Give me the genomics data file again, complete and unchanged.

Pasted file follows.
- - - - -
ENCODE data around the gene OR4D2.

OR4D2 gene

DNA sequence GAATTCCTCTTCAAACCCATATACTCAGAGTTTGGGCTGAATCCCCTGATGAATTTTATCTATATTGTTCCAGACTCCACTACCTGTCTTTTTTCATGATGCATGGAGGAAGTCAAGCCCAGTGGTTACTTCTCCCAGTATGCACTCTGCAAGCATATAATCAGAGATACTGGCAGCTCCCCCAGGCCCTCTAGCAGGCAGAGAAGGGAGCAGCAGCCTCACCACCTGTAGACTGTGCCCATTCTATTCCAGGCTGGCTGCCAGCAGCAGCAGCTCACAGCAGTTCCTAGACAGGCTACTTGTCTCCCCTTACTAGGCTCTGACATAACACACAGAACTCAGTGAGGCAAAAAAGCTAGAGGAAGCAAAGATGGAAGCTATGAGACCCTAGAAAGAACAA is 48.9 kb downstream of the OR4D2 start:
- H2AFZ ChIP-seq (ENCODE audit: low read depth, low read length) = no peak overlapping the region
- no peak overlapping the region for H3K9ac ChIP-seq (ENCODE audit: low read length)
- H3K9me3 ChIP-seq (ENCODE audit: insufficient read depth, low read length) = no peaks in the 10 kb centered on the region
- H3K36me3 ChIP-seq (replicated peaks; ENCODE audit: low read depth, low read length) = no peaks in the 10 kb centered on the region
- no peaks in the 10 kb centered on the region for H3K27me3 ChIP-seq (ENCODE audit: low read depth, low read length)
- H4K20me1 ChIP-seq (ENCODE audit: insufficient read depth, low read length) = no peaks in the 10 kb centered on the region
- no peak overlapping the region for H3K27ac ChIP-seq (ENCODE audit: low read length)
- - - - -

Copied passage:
ENCODE data around the gene OR4D2.

OR4D2 gene

DNA sequence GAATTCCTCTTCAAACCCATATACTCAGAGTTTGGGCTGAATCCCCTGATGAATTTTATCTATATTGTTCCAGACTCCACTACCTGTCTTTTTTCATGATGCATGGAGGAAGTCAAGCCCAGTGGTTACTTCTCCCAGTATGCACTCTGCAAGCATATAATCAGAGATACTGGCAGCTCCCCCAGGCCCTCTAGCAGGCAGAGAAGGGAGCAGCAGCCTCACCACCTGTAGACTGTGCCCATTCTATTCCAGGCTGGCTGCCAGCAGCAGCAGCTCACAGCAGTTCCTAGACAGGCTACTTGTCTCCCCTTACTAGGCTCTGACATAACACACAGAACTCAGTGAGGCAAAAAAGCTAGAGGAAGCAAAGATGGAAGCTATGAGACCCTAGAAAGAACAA is 48.9 kb downstream of the OR4D2 start:
- H2AFZ ChIP-seq (ENCODE audit: low read depth, low read length) = no peak overlapping the region
- no peak overlapping the region for H3K9ac ChIP-seq (ENCODE audit: low read length)
- H3K9me3 ChIP-seq (ENCODE audit: insufficient read depth, low read length) = no peaks in the 10 kb centered on the region
- H3K36me3 ChIP-seq (replicated peaks; ENCODE audit: low read depth, low read length) = no peaks in the 10 kb centered on the region
- no peaks in the 10 kb centered on the region for H3K27me3 ChIP-seq (ENCODE audit: low read depth, low read length)
- H4K20me1 ChIP-seq (ENCODE audit: insufficient read depth, low read length) = no peaks in the 10 kb centered on the region
- no peak overlapping the region for H3K27ac ChIP-seq (ENCODE audit: low read length)